The conservation and restoration workshops of the Museum für Islamische Kunst have been housed in the Staatliche Museen zu Berlin’s Archäologisches Zentrum since 2012, just a few minutes away from the Pergamonmuseum. These two modern workshops are designed to accommodate the needs of carpets and textiles on the one hand, and organic and inorganic objects on the other.
The artworks housed in the Museum für Islamische Kunst span from the 19th century all the way back to the 4th, and are renowned right around the world. The objects in the collection came from archaeological excavations, or were acquired by the museum or donated by patrons. Along with signs of general wear and tear and damage caused during their excavation, the objects also exhibit damage from improper restoration attempts and being relocated during the war.
The heterogeneous nature of the collection of the Museum für Islamische Kunst demands a broad spectrum of conservation and restoration skills:
Each restoration begins with a scientific examination of the object to determine its material make-up and the artistic and technical nature of its production, as well as an assessment of its condition, which often involves with highly complex forms of damage. This requires the use of a suite of scientific methods of analysis. As part of this analysis, particular emphasis is placed on identifying historical restoration work and processes of change that are immanent to the objects themselves. Understanding these factors helps to decipher the histories of the objects.
Based on the findings of the conservational analysis, for every object, a tailored conservation and restoration plan is developed. Often, in the lead-up to the restoration work, new methods and materials must be developed and experimented with.
All actions taken in the workshops conform to the ethical principles and standards of modern restoration work, and thus seek to be reversible. The conservation and restoration process is meticulously documented through writing, photographs, and sketches, as is the final outcome.
The workshops are also responsible for preventive conservation measures (in terms of regulating the climate, lighting, preventing pests that might degrade the materials) in all areas of the museum, advising on plans to award conservational and restoration contracts to external restorers, and overseeing international loans and exhibition projects.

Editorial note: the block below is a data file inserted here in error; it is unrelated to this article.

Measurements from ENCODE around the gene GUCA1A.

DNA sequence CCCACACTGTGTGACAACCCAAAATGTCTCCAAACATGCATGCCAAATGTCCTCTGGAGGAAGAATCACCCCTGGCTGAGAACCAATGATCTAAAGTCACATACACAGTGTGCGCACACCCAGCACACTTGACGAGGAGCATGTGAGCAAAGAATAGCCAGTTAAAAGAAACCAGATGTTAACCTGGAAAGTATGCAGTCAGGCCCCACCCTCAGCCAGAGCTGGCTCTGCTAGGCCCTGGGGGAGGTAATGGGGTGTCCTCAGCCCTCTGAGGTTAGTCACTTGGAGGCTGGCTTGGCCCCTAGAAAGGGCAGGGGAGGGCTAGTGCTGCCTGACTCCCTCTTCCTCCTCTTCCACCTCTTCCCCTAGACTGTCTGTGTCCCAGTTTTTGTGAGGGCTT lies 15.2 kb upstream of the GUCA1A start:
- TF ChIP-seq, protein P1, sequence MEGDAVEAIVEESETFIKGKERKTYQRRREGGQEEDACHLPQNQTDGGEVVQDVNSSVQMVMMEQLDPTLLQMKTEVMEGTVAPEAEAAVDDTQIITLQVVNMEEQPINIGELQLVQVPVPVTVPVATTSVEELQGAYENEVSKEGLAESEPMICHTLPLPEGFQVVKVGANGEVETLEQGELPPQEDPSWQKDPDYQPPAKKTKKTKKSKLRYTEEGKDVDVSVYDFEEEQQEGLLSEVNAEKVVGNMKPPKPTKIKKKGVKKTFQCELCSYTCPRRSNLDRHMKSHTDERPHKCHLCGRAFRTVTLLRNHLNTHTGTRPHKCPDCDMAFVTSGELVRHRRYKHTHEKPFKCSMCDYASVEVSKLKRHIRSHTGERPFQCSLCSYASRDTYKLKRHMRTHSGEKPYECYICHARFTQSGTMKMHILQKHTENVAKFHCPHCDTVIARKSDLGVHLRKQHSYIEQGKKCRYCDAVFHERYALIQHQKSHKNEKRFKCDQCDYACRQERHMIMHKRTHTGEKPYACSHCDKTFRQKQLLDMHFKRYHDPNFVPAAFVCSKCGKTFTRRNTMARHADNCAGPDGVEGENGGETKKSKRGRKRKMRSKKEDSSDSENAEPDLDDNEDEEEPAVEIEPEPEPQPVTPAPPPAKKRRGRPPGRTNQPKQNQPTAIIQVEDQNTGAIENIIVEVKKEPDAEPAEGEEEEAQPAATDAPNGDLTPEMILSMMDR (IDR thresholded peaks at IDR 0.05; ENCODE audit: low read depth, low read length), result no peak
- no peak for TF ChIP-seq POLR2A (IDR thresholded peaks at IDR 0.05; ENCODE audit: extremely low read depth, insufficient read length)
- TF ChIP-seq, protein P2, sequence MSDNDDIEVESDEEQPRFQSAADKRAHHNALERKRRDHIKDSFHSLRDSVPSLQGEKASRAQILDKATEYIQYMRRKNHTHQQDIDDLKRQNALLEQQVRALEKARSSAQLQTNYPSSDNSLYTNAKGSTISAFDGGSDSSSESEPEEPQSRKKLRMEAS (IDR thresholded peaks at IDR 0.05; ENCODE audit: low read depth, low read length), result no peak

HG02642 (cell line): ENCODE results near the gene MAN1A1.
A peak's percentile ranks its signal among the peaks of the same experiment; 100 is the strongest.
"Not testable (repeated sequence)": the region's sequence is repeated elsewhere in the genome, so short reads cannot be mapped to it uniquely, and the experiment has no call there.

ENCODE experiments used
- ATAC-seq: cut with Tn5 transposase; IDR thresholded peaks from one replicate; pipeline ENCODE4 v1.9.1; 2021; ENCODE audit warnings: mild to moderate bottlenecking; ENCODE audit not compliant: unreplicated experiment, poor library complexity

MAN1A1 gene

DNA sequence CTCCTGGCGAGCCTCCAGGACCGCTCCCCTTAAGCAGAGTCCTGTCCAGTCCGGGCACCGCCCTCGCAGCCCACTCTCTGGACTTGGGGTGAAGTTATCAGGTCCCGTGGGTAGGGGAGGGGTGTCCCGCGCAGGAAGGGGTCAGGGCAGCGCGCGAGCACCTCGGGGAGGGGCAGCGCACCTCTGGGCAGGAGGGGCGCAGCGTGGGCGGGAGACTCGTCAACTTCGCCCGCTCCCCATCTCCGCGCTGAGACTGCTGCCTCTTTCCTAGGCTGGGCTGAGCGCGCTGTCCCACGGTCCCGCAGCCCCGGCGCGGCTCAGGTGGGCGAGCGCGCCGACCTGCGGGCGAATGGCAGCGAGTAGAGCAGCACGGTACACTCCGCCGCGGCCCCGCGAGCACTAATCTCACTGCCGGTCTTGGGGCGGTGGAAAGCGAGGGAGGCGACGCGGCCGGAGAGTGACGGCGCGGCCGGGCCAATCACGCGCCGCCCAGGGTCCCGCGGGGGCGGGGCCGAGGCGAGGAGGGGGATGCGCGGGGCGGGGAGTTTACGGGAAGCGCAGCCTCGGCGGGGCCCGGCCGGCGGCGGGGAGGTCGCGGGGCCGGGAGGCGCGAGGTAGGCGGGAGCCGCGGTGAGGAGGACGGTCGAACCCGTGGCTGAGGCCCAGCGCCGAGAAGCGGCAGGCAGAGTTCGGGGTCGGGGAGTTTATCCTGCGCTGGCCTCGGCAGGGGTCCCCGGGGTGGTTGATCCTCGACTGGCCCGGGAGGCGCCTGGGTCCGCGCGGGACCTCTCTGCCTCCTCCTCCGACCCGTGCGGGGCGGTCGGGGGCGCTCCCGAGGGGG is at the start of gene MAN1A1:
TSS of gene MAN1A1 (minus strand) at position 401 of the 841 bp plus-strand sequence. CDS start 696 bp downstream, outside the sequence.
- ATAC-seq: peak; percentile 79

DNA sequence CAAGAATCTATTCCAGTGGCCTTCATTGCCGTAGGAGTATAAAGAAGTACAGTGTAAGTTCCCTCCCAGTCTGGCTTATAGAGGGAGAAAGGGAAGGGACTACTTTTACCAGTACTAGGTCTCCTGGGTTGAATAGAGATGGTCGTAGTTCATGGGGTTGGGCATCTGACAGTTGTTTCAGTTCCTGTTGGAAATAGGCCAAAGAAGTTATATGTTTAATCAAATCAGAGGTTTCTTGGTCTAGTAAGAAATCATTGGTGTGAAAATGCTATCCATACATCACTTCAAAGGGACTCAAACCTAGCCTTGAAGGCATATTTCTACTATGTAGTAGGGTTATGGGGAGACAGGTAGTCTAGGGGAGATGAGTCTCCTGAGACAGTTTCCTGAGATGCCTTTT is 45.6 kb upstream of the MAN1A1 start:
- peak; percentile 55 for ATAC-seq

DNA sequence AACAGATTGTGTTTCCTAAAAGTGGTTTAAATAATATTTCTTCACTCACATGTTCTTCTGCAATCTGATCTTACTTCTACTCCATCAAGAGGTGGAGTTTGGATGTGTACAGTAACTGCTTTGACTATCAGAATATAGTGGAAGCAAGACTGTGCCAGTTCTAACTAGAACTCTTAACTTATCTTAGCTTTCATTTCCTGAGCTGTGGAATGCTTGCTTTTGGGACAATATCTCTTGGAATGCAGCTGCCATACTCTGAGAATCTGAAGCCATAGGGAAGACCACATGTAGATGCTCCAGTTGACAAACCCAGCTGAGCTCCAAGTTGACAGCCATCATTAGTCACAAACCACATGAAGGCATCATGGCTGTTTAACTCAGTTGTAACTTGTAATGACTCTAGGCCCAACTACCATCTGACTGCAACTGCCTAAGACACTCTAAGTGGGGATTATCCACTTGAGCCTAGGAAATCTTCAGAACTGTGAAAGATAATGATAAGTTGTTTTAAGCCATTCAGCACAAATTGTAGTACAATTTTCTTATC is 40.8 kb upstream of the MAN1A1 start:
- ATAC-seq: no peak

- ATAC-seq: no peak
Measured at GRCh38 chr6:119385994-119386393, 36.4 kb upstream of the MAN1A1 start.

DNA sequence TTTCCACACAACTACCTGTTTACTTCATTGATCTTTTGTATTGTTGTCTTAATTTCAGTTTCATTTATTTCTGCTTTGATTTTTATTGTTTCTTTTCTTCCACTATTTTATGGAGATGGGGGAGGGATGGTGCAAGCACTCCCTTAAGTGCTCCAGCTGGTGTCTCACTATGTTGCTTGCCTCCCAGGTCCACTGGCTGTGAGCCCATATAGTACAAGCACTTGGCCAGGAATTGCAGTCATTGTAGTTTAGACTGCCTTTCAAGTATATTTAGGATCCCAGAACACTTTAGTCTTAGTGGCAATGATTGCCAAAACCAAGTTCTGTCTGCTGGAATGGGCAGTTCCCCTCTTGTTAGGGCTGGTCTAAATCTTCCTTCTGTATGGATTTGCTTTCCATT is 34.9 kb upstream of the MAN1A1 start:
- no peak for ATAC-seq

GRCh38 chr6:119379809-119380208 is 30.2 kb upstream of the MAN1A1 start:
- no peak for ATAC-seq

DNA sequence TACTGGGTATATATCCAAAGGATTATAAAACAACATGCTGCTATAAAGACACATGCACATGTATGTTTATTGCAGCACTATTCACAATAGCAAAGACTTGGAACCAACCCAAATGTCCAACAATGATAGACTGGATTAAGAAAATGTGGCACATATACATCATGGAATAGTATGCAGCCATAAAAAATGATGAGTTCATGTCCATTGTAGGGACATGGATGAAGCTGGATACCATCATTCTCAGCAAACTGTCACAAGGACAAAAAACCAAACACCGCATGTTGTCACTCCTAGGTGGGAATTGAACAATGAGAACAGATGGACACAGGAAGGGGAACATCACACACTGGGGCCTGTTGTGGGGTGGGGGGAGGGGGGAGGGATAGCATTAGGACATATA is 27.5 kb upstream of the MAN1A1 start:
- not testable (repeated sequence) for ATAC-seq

The conservation and restoration workshops help to promote early-career researchers by providing the opportunity to carry out practice-based research and graduation projects. Additionally, both workshops offer temporary positions for students, freelance employees and visiting researchers.
The workshop is equipped with a washing facility that is unique in Germany which allows for a motion-free wet-cleaning system to be applied to the fragile, large-scale works of textile art. The system has been specially designed for the collection, which with some 450 knotted carpets and flat woven fabrics is among the oldest in Europe.
For presenting the carpets, the museum’s restoration workshop developed a special hanging system. Known as a “Berlin hanging”, it is based on a flexible framework that allows the textiles to be hung vertically without placing strain on the fabric. This allows visitors to experience just how unique these carpets are.
The textile collection encompasses some 750 objects, most of which are only partially preserved. A large portion of the collection is made up of textiles from archaeological excavations, which were produced with diverse and highly complex techniques. Due to their fragile material and tendency to fade, the textiles are constantly at risk of deterioration, meaning they cannot be kept on permanent display. Special exhibitions offer visitors the chance to at least gain first-hand access to some of these objects.
This workshop oversees the conservation and restoration of a broad spectrum of materials. The objects made of organic materials include wooden and lacquered objects, leather book covers, book art (single sheets, illuminated manuscripts), objects made of ivory, and paintings. Centuries-old pages from copies of the Quran or Indian miniature paintings on paper are stored in specially designed repositories, and due to their sensitivity to light, only a selection of these works can be presented in the museum for brief periods in the context of special exhibitions. One of the real highlights of the collection is the Aleppo Room, a suite of wooden panels featuring vibrant paintings, which is also one of the museum’s most laborious restoration projects.
Among the inorganic materials overseen by the workshop are significant excavation lots from Iraq and Iran featuring a rich collection of stucco decoration and ceramics. Some of the most fragile and conservationally demanding objects are glasses with designs painted in enamel or unique, early Islamic fresco fragments, along with lusterware ceramics. As well as this there are metal objects which are remarkable primarily for the diversity of their ornamentation and production techniques. One of the collection’s most unique holdings is the intricately decorated stone façade of the Jordanian desert palace of Mschatta and its sculptural fragments, which will undergo extensive restoration work in the coming years.